"We have a White House, the best congressional delegation in the country and a really thoughtful and talented cabinet that shares the goals that we've been talking about in the last couple of months," Shumlin said. "They're saying the door is open and we look forward to making change with you."

"Our biggest challenge is to design a system that works. The minute we do that we'll be down in Washington continuing to cultivate those relationships. I don't believe our biggest problem is Washington," he added.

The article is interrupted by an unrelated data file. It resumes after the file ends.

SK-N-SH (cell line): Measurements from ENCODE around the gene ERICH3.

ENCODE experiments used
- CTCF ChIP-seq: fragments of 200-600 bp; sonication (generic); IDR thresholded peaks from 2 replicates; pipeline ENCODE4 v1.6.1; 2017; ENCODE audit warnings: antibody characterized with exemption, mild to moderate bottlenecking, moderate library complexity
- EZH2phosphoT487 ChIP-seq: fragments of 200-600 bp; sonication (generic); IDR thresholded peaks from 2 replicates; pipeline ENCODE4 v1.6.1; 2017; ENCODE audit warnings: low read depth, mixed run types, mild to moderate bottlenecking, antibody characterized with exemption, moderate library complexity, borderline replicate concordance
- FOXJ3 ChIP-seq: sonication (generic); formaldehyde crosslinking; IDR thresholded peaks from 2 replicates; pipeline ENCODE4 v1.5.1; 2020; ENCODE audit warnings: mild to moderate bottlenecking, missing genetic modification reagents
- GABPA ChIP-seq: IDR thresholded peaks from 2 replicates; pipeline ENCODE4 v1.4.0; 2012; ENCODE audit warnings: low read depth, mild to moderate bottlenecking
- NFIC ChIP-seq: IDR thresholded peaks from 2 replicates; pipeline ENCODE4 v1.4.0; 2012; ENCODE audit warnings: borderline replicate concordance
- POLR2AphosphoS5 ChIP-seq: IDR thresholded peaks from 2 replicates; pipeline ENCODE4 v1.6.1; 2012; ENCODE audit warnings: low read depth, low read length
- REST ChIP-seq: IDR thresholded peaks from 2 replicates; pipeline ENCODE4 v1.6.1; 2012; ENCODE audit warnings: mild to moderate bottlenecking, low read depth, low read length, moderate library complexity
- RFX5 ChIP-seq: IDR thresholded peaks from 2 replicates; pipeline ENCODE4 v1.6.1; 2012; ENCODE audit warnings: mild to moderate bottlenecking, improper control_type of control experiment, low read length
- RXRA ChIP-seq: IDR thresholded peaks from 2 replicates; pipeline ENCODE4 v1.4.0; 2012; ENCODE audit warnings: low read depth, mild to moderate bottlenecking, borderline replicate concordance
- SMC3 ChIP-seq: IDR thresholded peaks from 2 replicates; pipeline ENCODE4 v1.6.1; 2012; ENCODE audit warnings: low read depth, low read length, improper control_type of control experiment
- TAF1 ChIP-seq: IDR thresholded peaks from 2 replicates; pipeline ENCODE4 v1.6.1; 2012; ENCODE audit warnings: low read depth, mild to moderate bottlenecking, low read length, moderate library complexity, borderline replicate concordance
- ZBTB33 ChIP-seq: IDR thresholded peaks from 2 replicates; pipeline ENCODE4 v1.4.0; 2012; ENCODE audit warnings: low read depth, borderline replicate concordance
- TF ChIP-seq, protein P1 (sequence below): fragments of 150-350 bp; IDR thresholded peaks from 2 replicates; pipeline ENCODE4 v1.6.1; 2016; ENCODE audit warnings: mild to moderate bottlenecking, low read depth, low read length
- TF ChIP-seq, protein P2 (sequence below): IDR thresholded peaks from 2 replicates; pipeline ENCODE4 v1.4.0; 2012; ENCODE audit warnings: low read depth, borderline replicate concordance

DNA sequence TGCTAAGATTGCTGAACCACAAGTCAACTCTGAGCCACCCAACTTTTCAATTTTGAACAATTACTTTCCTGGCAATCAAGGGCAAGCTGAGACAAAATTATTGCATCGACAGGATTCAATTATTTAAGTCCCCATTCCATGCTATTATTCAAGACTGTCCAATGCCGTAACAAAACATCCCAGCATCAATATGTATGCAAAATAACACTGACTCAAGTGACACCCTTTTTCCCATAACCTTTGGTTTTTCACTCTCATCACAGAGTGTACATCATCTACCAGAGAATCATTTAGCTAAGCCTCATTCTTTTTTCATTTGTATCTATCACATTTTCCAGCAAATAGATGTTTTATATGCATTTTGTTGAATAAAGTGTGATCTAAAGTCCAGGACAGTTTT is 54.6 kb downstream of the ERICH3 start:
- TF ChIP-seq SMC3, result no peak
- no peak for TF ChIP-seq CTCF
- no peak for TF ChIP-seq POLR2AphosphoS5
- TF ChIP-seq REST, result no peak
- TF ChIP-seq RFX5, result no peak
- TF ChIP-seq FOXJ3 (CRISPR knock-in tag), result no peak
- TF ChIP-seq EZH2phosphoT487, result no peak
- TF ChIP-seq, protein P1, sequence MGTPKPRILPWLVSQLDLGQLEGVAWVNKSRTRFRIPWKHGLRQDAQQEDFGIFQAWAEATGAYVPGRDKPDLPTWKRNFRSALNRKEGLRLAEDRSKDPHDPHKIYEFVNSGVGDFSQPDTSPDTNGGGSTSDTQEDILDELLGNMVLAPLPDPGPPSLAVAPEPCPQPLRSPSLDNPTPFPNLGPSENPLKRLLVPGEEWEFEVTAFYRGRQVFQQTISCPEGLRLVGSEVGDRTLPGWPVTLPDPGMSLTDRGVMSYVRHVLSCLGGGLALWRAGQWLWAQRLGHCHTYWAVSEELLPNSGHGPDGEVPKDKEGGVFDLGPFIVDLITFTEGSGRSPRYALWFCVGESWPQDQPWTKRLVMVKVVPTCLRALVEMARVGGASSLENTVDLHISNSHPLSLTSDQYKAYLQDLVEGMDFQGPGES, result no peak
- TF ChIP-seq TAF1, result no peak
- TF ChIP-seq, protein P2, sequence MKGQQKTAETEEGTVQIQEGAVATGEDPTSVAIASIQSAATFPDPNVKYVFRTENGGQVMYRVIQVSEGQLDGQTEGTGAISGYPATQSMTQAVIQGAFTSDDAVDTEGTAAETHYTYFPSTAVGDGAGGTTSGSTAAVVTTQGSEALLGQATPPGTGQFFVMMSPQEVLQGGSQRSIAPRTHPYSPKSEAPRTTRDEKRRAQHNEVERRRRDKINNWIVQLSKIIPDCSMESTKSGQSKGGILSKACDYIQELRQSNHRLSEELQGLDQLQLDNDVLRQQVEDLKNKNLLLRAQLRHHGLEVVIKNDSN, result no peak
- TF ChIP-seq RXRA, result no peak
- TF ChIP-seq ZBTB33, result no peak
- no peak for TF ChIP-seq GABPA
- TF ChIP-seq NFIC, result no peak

You can be sure that this scheme is where the funding will come for what Shumlin expects to be the first single payer health care system in the U.S. See this article in the Boston Globe: "Governor-elect Peter Shumlin yesterday announced his appointments to a team he hopes will lead Vermont to become the first state with a single-payer health care system." He sees the Vermont effort as a "laboratory for change" that the administration is looking for and will not hesitate to ask for funding for it that would otherwise go to other states. This quote is from a Burlington Free Press article: "He said Obama and Health and Human Services Secretary Kathleen Sebelius made it clear that they see states as laboratories for change." Vermont's Congressional delegation has already asked the Department of Transportation to send money to Vermont that was rejected by other states. See this article. The DOT turned down that brazen request, but who is to say that the administration would turn down a request to fund a program that would be billed as a model for the nation to follow?